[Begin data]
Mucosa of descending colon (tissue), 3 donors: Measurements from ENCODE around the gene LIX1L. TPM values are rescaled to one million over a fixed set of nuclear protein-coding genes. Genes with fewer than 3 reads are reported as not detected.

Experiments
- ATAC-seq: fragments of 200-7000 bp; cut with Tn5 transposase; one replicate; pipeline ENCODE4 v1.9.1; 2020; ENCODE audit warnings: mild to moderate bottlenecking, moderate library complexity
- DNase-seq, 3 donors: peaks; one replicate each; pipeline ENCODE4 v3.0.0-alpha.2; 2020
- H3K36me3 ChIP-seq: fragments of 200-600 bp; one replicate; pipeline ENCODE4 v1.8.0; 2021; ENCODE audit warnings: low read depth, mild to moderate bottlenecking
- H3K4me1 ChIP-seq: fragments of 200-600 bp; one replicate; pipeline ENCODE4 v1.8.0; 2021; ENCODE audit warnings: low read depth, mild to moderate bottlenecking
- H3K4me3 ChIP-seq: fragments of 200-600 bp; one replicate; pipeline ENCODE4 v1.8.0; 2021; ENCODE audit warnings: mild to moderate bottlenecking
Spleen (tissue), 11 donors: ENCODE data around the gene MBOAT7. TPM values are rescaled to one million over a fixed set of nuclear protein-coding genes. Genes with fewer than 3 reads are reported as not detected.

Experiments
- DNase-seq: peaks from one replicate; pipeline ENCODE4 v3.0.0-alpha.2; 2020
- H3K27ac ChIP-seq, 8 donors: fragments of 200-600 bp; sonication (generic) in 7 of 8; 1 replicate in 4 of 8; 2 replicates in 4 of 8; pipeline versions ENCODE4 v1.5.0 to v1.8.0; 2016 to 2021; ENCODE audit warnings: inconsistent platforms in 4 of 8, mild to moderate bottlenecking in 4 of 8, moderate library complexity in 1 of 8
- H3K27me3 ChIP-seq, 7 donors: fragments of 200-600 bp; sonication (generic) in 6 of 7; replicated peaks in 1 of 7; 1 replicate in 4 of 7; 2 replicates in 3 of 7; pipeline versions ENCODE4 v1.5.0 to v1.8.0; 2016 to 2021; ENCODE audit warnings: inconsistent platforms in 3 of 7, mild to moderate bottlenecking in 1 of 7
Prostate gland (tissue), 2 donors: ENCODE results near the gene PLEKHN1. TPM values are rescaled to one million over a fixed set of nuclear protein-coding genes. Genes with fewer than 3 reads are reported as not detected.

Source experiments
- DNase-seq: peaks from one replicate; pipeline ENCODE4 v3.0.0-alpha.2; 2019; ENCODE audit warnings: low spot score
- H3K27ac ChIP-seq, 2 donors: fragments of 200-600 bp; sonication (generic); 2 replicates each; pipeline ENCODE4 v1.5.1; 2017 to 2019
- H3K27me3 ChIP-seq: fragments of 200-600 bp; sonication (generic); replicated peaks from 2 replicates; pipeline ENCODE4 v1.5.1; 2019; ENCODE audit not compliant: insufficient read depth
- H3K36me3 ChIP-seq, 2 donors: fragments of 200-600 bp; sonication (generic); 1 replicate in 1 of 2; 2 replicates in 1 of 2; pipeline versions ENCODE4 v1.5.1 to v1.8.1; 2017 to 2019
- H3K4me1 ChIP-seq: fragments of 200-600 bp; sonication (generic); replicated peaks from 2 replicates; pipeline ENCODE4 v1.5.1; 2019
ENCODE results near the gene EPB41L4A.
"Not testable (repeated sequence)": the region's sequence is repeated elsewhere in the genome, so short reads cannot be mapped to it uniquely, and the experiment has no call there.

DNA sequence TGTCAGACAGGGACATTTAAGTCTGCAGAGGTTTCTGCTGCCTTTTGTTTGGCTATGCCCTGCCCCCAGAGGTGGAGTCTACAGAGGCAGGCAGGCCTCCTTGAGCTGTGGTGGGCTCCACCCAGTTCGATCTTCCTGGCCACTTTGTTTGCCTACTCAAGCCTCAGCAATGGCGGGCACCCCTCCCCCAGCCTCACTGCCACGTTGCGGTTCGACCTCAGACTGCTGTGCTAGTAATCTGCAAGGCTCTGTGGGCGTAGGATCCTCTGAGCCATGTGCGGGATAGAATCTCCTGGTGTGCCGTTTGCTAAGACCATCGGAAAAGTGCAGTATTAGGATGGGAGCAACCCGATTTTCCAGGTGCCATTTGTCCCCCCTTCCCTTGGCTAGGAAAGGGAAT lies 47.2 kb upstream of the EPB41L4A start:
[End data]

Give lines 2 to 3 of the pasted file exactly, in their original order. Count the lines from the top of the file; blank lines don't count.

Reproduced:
Experiments
- ATAC-seq: fragments of 200-7000 bp; cut with Tn5 transposase; one replicate; pipeline ENCODE4 v1.9.1; 2020; ENCODE audit warnings: mild to moderate bottlenecking, moderate library complexity